Visual acuity: Reading optotypes (usually letters) that go from largest to smallest to detect the clarity with which the patient sees.
Retinoscopy: Technique to objectively detect the graduation of the patient without the need to ask if he sees better with one or the other lens. The result is more or less accurate depending on the expertise of the examiner.
Refraction: The best known section of the visual examination. After detecting the base graduation with retinoscopy, we refine the prescription by asking the patient if he sees better or worse with the different lens options that are proposed. Subjective test.
Anamnesis: Collection of information on the general health of the patient, the health related to his vision and family history in order to incorporate it into his medical history.
Ocular Motility: Evaluation of conjugated eye movements. The professional will ask the patient to follow an object with his eyes to assess the coordination of the extrinsic ocular muscles.
Pupillary Reflexes: Evaluation of the pupils to rule out pathologies at the nervous level, autonomous systems and other conditions.
Binocular Balance: Graduation compensation to avoid diplopia (double image) and maladjustments due to graduation changes or high anisometropia (different graduations in each eye).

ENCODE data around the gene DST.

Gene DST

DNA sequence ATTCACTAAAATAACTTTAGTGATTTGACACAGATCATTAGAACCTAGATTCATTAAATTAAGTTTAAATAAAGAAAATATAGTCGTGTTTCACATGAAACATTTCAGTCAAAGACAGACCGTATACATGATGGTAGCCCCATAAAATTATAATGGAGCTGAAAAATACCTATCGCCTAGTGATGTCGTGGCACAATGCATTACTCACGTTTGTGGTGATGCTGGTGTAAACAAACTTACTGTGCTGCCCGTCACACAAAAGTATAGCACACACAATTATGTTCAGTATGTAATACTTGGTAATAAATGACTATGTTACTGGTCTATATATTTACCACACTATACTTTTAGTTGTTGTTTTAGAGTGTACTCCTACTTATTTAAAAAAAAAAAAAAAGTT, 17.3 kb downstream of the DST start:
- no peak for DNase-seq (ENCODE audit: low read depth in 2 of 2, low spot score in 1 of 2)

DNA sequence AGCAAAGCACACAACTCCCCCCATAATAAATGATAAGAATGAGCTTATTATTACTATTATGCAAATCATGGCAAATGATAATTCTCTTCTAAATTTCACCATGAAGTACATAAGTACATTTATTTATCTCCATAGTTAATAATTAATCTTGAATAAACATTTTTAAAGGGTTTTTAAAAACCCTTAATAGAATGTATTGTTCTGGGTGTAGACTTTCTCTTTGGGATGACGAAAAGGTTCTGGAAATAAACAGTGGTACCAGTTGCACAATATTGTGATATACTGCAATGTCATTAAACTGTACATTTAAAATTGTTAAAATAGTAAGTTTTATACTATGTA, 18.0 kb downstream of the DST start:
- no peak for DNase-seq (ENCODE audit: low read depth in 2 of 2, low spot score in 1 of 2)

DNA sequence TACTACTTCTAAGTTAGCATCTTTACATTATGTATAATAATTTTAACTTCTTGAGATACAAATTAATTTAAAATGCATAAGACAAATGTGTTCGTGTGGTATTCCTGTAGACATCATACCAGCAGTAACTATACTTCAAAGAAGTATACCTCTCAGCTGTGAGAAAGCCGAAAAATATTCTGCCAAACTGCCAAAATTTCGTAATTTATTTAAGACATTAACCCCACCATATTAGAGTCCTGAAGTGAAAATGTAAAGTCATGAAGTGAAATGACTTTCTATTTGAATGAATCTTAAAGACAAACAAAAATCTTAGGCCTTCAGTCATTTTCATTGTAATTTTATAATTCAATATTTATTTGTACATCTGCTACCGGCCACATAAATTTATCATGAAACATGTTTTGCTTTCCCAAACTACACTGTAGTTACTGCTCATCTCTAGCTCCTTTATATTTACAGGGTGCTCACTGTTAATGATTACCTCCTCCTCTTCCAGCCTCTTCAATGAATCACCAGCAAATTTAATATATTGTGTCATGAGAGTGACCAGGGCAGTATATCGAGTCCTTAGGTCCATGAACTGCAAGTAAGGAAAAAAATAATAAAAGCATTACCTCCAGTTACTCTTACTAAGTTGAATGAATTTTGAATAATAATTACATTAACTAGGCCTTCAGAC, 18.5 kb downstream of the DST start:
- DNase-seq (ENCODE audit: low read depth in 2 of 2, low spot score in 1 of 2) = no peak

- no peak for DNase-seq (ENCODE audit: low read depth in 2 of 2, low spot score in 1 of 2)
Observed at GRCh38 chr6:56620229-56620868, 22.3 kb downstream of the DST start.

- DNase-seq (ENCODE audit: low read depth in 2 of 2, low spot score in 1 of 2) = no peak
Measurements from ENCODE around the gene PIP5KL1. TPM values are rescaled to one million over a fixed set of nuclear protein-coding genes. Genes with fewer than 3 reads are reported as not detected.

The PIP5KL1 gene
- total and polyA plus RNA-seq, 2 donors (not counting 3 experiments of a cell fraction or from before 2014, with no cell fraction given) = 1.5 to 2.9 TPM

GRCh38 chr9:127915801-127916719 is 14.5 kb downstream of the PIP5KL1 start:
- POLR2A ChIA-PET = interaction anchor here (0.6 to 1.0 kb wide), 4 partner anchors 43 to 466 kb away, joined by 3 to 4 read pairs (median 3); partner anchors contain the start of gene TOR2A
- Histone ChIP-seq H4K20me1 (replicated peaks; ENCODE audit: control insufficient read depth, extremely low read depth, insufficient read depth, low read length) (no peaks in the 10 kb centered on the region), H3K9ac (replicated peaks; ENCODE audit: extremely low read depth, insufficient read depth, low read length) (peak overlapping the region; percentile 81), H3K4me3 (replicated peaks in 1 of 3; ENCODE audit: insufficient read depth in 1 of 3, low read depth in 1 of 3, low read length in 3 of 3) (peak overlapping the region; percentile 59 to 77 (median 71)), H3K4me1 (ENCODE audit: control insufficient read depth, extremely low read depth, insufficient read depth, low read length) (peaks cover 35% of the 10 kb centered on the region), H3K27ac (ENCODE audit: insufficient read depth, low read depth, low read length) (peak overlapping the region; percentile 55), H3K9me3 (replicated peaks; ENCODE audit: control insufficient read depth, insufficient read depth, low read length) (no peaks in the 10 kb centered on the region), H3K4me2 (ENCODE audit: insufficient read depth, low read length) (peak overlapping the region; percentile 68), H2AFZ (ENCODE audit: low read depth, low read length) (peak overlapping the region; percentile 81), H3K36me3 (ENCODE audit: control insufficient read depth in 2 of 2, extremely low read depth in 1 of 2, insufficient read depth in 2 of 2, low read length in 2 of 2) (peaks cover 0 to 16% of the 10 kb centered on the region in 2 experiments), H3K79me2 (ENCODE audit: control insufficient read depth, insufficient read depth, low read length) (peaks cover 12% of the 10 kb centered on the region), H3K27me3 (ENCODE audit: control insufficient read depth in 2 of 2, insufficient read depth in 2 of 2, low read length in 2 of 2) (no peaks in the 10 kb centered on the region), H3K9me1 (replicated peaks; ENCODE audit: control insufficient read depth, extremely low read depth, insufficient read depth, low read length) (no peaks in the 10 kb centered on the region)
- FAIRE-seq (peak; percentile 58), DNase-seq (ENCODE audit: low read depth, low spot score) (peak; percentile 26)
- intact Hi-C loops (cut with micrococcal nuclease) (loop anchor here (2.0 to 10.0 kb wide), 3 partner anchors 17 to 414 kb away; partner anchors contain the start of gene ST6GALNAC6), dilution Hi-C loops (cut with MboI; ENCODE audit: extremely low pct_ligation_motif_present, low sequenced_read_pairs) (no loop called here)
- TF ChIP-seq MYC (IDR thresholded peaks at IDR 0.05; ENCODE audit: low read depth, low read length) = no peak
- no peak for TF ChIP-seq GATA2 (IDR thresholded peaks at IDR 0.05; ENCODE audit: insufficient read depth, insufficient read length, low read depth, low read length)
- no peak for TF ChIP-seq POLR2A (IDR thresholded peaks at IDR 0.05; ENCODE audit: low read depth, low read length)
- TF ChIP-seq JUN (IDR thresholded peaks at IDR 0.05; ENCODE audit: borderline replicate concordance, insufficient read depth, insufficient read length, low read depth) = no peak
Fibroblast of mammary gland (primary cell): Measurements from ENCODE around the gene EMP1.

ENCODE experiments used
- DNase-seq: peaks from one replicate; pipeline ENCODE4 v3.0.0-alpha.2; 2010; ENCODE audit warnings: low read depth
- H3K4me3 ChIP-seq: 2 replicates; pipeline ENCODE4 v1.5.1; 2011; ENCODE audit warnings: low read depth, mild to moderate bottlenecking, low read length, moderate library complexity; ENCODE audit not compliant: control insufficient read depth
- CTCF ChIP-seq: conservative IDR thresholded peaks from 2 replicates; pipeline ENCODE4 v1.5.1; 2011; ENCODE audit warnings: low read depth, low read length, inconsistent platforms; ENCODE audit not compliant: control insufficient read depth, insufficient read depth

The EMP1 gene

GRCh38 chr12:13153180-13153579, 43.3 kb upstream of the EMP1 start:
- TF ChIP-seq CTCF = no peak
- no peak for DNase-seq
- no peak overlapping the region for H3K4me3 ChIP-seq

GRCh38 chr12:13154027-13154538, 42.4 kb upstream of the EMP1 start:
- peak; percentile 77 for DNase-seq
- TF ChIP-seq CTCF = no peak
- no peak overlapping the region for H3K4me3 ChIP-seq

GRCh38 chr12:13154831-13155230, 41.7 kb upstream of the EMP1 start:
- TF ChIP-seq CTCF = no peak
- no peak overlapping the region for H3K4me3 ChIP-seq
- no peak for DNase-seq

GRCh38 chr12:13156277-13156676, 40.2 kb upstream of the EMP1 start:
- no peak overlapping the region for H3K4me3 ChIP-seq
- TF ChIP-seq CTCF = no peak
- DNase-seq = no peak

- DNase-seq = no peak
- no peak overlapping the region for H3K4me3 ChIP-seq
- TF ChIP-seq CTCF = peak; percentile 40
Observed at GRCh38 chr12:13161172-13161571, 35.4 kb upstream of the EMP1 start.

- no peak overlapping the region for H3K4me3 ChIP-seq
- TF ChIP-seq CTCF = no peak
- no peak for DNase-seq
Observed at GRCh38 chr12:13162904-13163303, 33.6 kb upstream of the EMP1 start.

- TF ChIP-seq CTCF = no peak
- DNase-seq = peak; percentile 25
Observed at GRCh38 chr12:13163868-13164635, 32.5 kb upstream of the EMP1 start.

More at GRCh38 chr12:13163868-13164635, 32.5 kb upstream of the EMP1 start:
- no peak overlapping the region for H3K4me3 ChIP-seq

Accommodation: The eye's focusing system is evaluated for different planes in the distance.
Stereopsis: We measure the patient's ability to calculate distances and depth. Three-dimensional or 3D vision is evaluated.
Visual field: The visual field is the image that an eye perceives in an instant of time. With this test we detect if there are decreases in the peripheral visual field associated with diseases such as glaucoma and other pathologies.
Biomicroscopy: Exploration of the structures of the anterior portion of the eye. We examined the ocular adnexa, eyelids, sclera, conjunctiva, vessels, cornea, anterior chamber, iris, and lens. It is the main instrument in the adaptation of contact lenses. In this exam we detect eye diseases including: cataracts, corneal lesions, meibomitis, styes, chalazion, conjunctivitis, narrow angle glaucoma, uveitis and other conditions.
Color test: We evaluate the patient's ability to perceive the full range of colors. Pathologies such as color blindness are ruled out.
Diagnosis explanation: Professional comments on the findings found during the visual examination.
Ocular Pressure: Measurement of the pressure of both eyes by means of air tonometry. 3 measurements are made on each eye to determine the mean pressure. It detects incipient glaucomas and is essential for monitoring those already detected.